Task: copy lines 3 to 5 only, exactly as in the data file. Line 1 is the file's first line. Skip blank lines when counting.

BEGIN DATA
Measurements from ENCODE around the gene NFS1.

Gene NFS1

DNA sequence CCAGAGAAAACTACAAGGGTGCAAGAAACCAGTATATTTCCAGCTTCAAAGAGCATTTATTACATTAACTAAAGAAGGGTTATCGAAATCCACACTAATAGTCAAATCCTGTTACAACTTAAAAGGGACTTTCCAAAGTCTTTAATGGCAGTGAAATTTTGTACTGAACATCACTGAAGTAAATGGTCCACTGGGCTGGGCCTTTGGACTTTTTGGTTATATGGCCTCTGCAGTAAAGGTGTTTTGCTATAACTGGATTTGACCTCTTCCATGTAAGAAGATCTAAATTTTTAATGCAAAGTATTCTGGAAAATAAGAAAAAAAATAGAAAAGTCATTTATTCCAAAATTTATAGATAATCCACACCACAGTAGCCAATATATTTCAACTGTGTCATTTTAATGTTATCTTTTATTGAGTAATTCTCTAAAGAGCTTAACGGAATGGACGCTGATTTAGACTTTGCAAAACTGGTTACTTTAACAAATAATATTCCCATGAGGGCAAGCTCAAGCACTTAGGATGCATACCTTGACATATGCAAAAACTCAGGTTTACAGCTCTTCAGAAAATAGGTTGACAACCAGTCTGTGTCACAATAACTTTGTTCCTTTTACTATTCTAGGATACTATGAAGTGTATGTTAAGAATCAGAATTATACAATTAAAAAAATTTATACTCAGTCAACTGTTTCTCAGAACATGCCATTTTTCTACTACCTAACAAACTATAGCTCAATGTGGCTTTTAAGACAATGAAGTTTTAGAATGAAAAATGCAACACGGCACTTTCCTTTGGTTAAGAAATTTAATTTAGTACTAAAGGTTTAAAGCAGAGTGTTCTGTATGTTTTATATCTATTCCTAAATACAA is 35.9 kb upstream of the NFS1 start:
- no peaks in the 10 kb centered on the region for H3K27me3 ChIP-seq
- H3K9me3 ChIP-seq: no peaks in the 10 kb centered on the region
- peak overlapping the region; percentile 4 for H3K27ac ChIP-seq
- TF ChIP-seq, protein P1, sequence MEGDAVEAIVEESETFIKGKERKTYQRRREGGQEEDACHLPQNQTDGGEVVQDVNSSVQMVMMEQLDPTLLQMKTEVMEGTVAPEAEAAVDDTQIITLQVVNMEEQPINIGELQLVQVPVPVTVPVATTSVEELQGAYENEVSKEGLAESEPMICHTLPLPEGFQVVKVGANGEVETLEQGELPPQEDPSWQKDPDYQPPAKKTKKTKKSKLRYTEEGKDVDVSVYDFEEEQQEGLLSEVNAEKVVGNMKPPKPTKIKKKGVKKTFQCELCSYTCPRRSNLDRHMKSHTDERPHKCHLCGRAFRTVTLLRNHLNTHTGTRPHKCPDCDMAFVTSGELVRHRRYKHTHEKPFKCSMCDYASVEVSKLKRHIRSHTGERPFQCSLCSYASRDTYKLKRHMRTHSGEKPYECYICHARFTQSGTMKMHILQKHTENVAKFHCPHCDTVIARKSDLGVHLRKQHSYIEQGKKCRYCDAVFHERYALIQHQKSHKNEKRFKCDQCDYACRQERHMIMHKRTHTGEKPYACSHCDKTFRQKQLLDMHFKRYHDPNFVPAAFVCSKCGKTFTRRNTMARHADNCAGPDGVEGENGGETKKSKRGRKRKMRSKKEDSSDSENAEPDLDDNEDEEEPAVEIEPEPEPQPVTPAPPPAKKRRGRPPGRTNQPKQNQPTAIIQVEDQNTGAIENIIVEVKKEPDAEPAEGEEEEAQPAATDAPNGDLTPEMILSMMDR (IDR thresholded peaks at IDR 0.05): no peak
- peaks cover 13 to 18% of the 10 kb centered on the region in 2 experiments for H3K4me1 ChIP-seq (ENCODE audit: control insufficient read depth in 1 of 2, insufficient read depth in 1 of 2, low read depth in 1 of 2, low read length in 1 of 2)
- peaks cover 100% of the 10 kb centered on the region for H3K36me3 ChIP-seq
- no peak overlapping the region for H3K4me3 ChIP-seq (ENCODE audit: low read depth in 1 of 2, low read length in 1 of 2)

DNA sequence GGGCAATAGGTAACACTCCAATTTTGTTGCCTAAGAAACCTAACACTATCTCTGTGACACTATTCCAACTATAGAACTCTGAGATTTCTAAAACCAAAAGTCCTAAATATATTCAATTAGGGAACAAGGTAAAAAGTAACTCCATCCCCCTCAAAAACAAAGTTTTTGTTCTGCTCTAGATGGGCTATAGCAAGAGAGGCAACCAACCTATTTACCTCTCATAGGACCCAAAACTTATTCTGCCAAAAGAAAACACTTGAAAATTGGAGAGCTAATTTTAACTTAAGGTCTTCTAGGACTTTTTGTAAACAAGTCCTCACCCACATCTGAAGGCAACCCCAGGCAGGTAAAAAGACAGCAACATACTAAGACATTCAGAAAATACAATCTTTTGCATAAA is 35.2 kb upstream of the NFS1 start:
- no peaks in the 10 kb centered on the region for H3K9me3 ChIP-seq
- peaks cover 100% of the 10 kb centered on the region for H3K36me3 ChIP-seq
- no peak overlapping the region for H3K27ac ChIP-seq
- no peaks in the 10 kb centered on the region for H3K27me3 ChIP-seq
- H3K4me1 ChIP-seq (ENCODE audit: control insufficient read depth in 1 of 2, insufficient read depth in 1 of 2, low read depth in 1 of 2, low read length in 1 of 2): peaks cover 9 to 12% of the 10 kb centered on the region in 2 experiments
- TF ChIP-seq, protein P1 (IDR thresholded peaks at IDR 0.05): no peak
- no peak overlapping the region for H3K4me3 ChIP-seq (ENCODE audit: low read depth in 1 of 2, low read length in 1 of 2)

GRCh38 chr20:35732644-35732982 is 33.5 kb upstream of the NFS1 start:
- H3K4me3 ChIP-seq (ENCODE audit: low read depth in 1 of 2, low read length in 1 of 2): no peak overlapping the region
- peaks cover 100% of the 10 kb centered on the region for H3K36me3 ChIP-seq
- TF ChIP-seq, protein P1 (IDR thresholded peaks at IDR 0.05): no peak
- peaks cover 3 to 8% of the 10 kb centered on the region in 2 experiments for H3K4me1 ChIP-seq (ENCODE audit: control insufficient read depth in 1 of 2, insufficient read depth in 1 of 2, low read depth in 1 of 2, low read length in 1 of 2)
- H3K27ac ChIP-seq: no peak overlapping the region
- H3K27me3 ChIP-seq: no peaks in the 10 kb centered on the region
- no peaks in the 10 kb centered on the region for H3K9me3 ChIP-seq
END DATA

DNA sequence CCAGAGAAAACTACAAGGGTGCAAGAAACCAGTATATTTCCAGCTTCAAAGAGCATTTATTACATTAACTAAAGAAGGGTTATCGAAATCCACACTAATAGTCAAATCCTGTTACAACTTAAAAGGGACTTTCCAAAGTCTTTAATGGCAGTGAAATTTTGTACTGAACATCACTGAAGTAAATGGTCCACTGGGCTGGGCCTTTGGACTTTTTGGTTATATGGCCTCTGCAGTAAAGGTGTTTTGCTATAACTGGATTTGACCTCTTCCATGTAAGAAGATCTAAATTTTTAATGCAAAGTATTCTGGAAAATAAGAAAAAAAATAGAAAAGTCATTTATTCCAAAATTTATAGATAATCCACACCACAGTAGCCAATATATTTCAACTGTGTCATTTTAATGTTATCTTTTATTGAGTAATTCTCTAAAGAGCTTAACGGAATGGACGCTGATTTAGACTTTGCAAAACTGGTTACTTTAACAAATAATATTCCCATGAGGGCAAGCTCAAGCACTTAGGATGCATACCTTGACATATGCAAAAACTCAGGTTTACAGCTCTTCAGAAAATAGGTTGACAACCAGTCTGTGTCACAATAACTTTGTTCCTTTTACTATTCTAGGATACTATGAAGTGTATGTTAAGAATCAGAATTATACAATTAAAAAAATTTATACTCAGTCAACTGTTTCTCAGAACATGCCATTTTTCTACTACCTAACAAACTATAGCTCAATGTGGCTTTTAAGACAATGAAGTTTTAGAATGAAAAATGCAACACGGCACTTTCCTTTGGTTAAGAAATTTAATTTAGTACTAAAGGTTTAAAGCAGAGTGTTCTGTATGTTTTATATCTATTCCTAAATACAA is 35.9 kb upstream of the NFS1 start:
- no peaks in the 10 kb centered on the region for H3K27me3 ChIP-seq
- H3K9me3 ChIP-seq: no peaks in the 10 kb centered on the region